The national purse continues to deplete unnecessarily as the new Democratic Progressive Party (DPP) clocks slightly over two months in government. Malawi taxpayers were recently called upon, secretly, to hugely finance an AMECEA conference when it was not a Malawi Government event but a regional meeting of the Catholic Church. It was held in Lilongwe from July 16 to 26, 2014.
AMECEA is an acronym for “Association of Member Episcopal Conferences in Eastern Africa”. It is an organization of Catholic Bishops of eight countries in Eastern, Central and Southern Africa—Eritrea, Ethiopia, Kenya, Malawi, Sudan, Tanzania, Uganda and Zambia. Djibouti and Somalia are affiliate members.
According to inside sources at Sunbird Tourism, managers of a chain of hotels and resorts in Malawi, the Malawi Government has paid Sunbird Capital and Sunbird Lilongwe (hotels) not less than K30 million for food, accommodation and other expenses on behalf of the delegates and the host Catholic Church in Malawi.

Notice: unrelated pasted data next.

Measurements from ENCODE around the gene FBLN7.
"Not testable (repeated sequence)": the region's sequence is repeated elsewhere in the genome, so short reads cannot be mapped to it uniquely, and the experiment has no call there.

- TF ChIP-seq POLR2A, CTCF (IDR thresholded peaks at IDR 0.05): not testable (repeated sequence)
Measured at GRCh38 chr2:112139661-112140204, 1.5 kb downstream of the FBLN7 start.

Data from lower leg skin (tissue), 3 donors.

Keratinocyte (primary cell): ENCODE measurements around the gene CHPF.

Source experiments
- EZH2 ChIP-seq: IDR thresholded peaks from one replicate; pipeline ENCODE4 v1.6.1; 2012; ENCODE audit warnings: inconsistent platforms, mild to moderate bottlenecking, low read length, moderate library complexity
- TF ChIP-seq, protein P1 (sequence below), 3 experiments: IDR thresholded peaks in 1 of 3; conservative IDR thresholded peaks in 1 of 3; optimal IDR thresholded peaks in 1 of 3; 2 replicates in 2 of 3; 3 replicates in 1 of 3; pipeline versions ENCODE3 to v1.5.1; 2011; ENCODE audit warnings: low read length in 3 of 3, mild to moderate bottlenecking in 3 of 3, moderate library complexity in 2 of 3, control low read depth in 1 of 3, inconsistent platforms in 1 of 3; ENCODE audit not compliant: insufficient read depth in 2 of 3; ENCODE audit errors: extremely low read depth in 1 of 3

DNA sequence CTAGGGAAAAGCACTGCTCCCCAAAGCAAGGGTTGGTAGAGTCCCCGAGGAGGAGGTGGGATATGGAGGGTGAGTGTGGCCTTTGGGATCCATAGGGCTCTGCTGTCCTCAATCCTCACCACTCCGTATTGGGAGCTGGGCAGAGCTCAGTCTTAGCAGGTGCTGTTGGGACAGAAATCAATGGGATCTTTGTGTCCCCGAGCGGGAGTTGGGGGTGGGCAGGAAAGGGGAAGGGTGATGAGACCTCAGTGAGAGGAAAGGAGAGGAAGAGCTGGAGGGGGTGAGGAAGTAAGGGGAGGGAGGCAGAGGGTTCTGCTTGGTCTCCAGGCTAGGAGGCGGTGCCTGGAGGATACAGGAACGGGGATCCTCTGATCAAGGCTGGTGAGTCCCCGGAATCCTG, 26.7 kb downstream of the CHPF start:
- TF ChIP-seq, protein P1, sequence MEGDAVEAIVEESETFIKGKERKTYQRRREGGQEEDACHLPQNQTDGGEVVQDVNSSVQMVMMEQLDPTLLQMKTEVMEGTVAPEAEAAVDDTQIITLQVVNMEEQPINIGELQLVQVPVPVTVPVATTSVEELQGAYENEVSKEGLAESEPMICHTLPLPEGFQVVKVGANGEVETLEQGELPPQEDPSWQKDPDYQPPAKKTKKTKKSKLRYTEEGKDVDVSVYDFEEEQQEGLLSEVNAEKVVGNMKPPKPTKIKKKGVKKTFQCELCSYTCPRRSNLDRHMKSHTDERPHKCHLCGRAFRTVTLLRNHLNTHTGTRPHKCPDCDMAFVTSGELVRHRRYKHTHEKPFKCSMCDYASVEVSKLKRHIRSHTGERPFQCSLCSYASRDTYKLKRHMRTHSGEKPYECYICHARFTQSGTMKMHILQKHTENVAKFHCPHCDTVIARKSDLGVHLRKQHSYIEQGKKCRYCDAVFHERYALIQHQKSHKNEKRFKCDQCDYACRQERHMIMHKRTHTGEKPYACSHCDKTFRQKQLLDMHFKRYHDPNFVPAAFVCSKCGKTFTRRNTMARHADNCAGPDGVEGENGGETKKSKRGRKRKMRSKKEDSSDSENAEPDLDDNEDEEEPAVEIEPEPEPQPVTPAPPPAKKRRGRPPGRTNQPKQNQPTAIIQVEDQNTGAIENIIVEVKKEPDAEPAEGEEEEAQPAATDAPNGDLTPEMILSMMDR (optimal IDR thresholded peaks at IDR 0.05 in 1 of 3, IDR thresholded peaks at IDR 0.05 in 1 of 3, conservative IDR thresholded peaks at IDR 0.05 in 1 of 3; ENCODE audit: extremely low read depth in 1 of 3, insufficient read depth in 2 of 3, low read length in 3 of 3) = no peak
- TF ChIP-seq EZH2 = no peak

The sources wondered why Malawi Government should be responsible for settling hotel bills when the Episcopal Conference of Malawi had requested the Catholic faithful in Malawi to donate “generously”.
A special current ECM-AMECEA 2014 Account; number 1000211644 was opened at National Bank, Lilongwe Branch for purposes of mobilizing resources for the meeting.
“I can inform you that at Sunbird Capital, we received initial payment of K15 million just before the end of the conference with a balance of another K15 million. The balance was settled a few days after the conference ended,” said a source at the hotel, adding that other high-ranking delegates were booked at Sunbird Lilongwe.
“Undoubtedly, more government money may also have been paid to Sunbird Lilongwe,” he said.
Cardinals, Bishops and other high-ranking Catholics from 127 Dioceses in the AMECEA region were expected to attend the meeting in Malawi.
The DPP regime has lately come under fire for its extravagance against the backdrop of a deteriorating social and economic situation in the country.
President Peter Mutharika, for instance, has been criticized for hiring a huge number of advisors; unnecessary dismissal of public servants, which attracts huge compensation; and lately travelling to the United States of America for a US-Africa Summit with a 50-member entourage.